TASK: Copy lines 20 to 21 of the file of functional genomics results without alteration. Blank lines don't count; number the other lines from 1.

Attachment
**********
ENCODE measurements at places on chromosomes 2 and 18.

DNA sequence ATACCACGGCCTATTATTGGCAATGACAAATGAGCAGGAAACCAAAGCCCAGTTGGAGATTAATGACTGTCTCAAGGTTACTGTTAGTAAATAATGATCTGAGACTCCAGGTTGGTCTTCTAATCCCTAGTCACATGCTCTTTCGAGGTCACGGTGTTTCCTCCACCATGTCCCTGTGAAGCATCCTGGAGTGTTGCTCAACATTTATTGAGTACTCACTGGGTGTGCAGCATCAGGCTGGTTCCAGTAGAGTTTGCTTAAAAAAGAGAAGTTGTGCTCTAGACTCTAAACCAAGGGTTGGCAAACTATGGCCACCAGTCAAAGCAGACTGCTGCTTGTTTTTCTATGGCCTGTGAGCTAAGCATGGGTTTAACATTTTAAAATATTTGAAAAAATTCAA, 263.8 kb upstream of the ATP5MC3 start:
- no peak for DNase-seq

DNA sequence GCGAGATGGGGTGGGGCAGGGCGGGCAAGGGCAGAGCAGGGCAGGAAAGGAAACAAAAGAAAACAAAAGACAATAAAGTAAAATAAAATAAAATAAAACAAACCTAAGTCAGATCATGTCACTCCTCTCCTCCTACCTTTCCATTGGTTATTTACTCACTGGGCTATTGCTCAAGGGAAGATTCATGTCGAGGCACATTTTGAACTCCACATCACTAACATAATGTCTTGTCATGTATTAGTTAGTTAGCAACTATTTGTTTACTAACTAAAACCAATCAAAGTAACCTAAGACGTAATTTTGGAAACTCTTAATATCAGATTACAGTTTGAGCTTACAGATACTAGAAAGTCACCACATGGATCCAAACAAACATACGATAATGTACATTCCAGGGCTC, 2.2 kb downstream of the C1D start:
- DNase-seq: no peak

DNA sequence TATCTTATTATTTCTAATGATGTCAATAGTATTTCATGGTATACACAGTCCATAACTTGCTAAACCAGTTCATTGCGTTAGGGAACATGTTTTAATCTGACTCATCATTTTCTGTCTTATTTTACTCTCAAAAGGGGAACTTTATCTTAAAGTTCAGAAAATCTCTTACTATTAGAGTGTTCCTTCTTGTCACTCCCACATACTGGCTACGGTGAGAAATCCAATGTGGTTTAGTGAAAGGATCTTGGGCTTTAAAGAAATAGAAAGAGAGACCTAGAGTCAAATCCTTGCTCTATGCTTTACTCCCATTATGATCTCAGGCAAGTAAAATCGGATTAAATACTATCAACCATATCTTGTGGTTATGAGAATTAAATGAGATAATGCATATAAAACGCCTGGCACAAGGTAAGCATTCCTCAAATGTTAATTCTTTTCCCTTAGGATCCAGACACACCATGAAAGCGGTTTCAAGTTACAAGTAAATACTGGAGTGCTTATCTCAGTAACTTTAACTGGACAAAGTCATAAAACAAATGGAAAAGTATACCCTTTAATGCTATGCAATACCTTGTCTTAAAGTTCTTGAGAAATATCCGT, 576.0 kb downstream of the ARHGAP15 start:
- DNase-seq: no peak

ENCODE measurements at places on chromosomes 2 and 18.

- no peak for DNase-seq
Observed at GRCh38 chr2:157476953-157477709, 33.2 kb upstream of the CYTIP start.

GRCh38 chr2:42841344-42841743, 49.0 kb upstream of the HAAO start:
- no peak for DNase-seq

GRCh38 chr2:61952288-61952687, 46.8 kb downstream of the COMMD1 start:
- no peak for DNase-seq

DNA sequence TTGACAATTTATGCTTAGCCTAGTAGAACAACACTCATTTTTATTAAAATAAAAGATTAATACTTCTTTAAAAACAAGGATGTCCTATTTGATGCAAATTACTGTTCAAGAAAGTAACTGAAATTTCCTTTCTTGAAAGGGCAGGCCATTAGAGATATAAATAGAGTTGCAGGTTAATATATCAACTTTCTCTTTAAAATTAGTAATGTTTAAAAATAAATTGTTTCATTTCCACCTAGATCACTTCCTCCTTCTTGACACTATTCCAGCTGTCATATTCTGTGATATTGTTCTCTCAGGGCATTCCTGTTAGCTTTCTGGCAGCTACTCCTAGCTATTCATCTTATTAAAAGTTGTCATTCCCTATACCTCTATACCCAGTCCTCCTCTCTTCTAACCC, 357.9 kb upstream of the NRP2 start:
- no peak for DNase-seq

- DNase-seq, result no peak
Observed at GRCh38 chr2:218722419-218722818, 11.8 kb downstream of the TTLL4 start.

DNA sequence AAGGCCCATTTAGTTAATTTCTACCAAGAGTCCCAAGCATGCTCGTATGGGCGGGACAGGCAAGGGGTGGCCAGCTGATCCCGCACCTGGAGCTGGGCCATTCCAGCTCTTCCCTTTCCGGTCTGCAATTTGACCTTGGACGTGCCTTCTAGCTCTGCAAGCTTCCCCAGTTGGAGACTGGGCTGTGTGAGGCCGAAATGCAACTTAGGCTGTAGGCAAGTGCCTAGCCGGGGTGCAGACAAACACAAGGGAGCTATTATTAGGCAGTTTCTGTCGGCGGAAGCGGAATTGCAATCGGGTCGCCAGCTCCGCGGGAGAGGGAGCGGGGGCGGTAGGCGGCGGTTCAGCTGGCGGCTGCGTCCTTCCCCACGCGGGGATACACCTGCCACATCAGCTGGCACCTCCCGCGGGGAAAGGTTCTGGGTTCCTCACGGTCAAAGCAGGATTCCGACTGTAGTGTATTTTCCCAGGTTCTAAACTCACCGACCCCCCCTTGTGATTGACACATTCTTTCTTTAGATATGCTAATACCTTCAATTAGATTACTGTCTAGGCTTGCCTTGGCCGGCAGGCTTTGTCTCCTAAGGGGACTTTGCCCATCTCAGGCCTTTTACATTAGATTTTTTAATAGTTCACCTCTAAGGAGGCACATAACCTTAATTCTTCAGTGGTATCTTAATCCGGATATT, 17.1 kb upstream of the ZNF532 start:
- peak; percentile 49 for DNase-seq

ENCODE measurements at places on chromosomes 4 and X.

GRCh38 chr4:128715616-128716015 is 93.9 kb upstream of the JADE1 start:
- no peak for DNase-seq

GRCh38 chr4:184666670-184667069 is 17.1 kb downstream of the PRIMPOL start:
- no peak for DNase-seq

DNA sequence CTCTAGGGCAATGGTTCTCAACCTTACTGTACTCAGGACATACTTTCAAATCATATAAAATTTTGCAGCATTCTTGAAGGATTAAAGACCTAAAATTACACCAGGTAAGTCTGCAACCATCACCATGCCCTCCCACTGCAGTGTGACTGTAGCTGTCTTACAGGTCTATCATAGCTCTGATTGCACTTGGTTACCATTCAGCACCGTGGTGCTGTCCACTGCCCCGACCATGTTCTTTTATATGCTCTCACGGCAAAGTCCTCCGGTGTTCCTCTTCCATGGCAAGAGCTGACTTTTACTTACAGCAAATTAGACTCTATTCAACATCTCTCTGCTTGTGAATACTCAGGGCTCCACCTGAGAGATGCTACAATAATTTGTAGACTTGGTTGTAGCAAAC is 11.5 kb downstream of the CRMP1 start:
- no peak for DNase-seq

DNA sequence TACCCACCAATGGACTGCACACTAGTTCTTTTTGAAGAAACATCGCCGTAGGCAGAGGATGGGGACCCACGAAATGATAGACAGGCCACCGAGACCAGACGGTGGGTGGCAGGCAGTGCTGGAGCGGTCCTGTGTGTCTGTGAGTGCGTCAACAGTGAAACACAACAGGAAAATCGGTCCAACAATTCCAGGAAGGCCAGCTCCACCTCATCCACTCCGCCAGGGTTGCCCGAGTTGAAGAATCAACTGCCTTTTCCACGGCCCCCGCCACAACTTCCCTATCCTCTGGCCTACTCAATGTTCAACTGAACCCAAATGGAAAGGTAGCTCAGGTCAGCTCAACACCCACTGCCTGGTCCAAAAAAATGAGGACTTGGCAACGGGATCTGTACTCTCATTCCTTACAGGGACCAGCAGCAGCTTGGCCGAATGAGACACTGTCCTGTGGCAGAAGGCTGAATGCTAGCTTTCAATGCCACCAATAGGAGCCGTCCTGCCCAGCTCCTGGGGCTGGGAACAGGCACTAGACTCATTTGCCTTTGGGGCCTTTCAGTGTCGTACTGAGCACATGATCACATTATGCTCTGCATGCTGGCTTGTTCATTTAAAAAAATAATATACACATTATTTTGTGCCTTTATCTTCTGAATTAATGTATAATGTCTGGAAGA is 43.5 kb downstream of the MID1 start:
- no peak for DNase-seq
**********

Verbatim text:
- peak; percentile 49 for DNase-seq

ENCODE measurements at places on chromosomes 4 and X.